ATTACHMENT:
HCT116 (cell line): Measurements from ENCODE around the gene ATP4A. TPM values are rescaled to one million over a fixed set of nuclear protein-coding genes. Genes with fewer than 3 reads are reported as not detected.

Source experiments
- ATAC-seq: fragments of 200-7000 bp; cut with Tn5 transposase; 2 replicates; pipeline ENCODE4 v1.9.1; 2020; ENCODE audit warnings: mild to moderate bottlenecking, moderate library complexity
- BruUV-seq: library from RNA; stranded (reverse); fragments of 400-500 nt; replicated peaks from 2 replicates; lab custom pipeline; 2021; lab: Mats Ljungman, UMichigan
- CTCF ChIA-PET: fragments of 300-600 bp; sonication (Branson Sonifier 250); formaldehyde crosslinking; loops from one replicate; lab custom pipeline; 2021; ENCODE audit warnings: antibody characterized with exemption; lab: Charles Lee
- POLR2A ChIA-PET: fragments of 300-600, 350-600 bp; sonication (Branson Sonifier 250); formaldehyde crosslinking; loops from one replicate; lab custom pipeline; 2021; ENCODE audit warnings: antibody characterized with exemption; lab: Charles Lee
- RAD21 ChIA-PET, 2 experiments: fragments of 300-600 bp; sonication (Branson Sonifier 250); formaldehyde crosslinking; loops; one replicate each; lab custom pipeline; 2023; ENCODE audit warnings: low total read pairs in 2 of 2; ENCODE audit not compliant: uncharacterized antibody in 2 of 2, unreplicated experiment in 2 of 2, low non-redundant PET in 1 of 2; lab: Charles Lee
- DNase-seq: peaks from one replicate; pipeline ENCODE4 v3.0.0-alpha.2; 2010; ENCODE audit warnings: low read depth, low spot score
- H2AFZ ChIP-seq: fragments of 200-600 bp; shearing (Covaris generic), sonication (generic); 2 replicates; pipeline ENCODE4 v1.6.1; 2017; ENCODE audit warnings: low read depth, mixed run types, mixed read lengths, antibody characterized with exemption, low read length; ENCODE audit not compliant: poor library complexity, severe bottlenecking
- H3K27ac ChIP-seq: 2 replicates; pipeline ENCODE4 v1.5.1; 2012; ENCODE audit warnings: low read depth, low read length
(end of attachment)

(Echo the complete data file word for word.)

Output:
HCT116 (cell line): Measurements from ENCODE around the gene ATP4A. TPM values are rescaled to one million over a fixed set of nuclear protein-coding genes. Genes with fewer than 3 reads are reported as not detected.

Source experiments
- ATAC-seq: fragments of 200-7000 bp; cut with Tn5 transposase; 2 replicates; pipeline ENCODE4 v1.9.1; 2020; ENCODE audit warnings: mild to moderate bottlenecking, moderate library complexity
- BruUV-seq: library from RNA; stranded (reverse); fragments of 400-500 nt; replicated peaks from 2 replicates; lab custom pipeline; 2021; lab: Mats Ljungman, UMichigan
- CTCF ChIA-PET: fragments of 300-600 bp; sonication (Branson Sonifier 250); formaldehyde crosslinking; loops from one replicate; lab custom pipeline; 2021; ENCODE audit warnings: antibody characterized with exemption; lab: Charles Lee
- POLR2A ChIA-PET: fragments of 300-600, 350-600 bp; sonication (Branson Sonifier 250); formaldehyde crosslinking; loops from one replicate; lab custom pipeline; 2021; ENCODE audit warnings: antibody characterized with exemption; lab: Charles Lee
- RAD21 ChIA-PET, 2 experiments: fragments of 300-600 bp; sonication (Branson Sonifier 250); formaldehyde crosslinking; loops; one replicate each; lab custom pipeline; 2023; ENCODE audit warnings: low total read pairs in 2 of 2; ENCODE audit not compliant: uncharacterized antibody in 2 of 2, unreplicated experiment in 2 of 2, low non-redundant PET in 1 of 2; lab: Charles Lee
- DNase-seq: peaks from one replicate; pipeline ENCODE4 v3.0.0-alpha.2; 2010; ENCODE audit warnings: low read depth, low spot score
- H2AFZ ChIP-seq: fragments of 200-600 bp; shearing (Covaris generic), sonication (generic); 2 replicates; pipeline ENCODE4 v1.6.1; 2017; ENCODE audit warnings: low read depth, mixed run types, mixed read lengths, antibody characterized with exemption, low read length; ENCODE audit not compliant: poor library complexity, severe bottlenecking
- H3K27ac ChIP-seq: 2 replicates; pipeline ENCODE4 v1.5.1; 2012; ENCODE audit warnings: low read depth, low read length